Fluffy dice hanging from your gun. It’s the next big thing.
Blacklight: Tango Down, developed by Zombie Studios and published by ignition Entertainment, is a first-person shooter that can be found for download on XBLA (it is also now available on Pc and will soon be on PSN) But this does not make the game an arcade game, not by a long shot.
Blacklight has taken what a lot of players consider to be the most important part of games like Modern Warfare 2 and Battlefield: Bad Company 2, the online component, and packaged it up as a game in its own right. Some may consider this to be a touch lazy, but for the price that they are asking and the amount of content you get for that price, I wonder why there are not more games like this?
The game is set in a fictional, near-future universe that is promised to be the setting for all sorts of entertainment. There is a movie in the works, books, graphic novels and the hope of other games, all based within the Blacklight universe. What may seem to be unfamiliar at the moment has the potential to become a well known setting for all kinds of future gaming fun.
Anyway, the story line for Tango Down is largely irelevant, as the game is based mostly around a formula that we have all come to know in recent years. Enter a match, shoot your friends and people you don’t know, earn experience and rank up. In this respect Tango Down is fairly generic in its execution.
I am no expert on FPS games, but that is not to say that I did not enjoy this title. There are the standard bunch of different game types and the usual equipment pre-sets that you would expect to find. Leveling up allows the player to unlock new weapons and armour, as well as various little items with which to customise your online persona.
These items are one of the much hyped selling points of the game. It is suggested that, once they are all available, there are millions of variations that can be achieved. Whilst this is a bold claim and an impressive selling point, the reality is rather less impressive. Indeed, the choices can become cumbersome and difficult to make. Do I really need that much choice?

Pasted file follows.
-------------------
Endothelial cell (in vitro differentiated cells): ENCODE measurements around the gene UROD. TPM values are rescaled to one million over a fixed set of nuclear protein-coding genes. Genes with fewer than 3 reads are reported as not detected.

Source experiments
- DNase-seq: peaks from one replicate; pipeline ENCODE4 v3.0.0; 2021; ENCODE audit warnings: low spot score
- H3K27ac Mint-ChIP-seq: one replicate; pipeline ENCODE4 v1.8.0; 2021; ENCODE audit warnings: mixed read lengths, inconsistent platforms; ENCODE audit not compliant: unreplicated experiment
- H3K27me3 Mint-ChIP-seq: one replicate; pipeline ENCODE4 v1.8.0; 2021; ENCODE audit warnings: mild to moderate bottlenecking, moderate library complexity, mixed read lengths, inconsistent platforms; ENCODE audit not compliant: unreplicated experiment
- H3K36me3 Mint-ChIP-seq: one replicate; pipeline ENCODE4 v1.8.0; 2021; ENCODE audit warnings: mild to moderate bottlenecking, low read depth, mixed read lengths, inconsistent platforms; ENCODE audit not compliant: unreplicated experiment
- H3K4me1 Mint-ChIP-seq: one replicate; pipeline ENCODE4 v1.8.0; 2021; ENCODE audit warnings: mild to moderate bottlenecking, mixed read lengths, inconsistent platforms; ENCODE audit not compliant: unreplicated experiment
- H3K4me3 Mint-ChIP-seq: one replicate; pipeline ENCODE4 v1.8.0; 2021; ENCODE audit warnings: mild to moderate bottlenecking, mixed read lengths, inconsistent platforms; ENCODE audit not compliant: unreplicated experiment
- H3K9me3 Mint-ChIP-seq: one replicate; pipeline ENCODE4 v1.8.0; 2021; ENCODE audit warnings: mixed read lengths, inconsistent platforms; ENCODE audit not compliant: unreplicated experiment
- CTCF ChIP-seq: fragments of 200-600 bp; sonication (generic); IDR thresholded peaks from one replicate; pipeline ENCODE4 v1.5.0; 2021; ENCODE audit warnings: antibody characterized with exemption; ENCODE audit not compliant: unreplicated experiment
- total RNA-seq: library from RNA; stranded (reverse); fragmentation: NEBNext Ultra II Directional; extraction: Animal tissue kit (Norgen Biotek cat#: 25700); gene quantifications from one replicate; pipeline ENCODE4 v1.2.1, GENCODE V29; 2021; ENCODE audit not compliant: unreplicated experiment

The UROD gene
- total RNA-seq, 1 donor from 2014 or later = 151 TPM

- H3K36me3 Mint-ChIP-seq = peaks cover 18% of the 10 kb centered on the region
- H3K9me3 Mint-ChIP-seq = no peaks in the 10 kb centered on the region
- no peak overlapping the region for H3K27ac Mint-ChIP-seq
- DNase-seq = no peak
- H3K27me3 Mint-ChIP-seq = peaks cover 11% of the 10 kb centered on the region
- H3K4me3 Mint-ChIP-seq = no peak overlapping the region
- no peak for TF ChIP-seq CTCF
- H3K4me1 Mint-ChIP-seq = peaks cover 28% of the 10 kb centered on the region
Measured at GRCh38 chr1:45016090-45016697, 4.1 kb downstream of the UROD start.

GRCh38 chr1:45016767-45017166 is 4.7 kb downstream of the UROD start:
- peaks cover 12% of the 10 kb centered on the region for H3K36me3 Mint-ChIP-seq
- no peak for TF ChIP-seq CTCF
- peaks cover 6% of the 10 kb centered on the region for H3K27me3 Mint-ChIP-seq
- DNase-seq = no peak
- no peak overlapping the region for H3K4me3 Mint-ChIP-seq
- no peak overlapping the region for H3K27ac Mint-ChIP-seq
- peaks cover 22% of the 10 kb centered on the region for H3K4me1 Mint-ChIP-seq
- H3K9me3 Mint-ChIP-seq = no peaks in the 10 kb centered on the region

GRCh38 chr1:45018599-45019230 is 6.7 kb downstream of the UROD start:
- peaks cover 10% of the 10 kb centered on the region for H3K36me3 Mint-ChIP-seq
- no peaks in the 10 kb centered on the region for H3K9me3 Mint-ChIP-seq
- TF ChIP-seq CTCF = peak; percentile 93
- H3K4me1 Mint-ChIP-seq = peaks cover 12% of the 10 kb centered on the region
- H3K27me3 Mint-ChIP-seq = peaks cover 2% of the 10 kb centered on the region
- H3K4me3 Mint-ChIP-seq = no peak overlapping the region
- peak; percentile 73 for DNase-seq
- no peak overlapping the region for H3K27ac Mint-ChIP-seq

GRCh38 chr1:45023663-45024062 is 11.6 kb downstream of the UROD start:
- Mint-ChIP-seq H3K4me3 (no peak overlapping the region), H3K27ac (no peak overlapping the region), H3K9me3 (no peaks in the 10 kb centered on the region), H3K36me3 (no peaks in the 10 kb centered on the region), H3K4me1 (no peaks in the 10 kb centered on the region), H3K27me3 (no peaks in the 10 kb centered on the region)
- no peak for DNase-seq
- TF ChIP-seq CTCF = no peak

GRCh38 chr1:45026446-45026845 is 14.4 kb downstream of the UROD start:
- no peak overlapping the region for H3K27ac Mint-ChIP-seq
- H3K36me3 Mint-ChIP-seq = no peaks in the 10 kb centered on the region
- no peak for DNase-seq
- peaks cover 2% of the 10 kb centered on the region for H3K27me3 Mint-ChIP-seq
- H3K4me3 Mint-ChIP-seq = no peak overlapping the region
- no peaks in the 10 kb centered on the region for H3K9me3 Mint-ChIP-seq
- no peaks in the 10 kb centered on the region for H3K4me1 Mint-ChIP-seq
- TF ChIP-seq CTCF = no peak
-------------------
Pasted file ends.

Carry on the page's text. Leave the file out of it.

Another selling point are the Hyper Reality Visors that are equipped, allowing the player to see the locations of others through walls and the like. This ability can be countered using special grenades that obscure the players vision to a degree. All of this allows for a certain level of strategy and extra care needs to be taken by those who are prone to camping.
For those missing any kind of single player mode, there are the Black Ops missions. These can be played alone, or in co-op, and pitch the player against hordes of computer controlled adversaries they try and complete simple objectives. Whilst not exactly deep and meaningful, they are a handy first stop for players wanting to get used to the game before humiliating themselves online, and are a fun distraction.
It is not all rosy though. There are a few failings in the game. Graphically, Tango Down is not overly impressive. The gritty setting does nothing to aid this, but it does seem to be substantially behind what we have come to expect from our shooters. The complete absence of any kind of tutorial, which I guess is because the game is aimed at people who know their way around an FPS, is actually more of a big deal than you would imagine. Aside from dropping newcomers in at the deep end, there is no explanation for some of the more unique modes, or information regarding the improving of weapons.
Perhaps the games biggest problem though, is its lack of innovation.It has an interesting setting, there are a huge number of customisation options and there are a couple of interesting ideas to be found. But, with that lot taken into account, the game is simply a clone of today’s most popular shooters.
Is that a bad thing though. Yeah, it would have been nice to have a more unique experience. But if it has to be more of the same, then why not copy the hugely popular online shooter genre?
And there you have it. The one defining factor that makes Blacklight: Tango Down a great game. The cost is a mere Â£10, or 1200 MSPoints. That’s Â£10 for the long lasting fun of a premium shooter at four times the price, minus the often ignored single player campaign. No is saying that Tango Down is as polished as these premium shooters, but I repeat – Â£10. To my mind, the game is a bargain.
Blacklight: Tango Down may not have all of the bells and whistles of the far more expensive, premium shooters from which it takes it’s inspiration, but it offers a damn good shooter experience for a damn good price.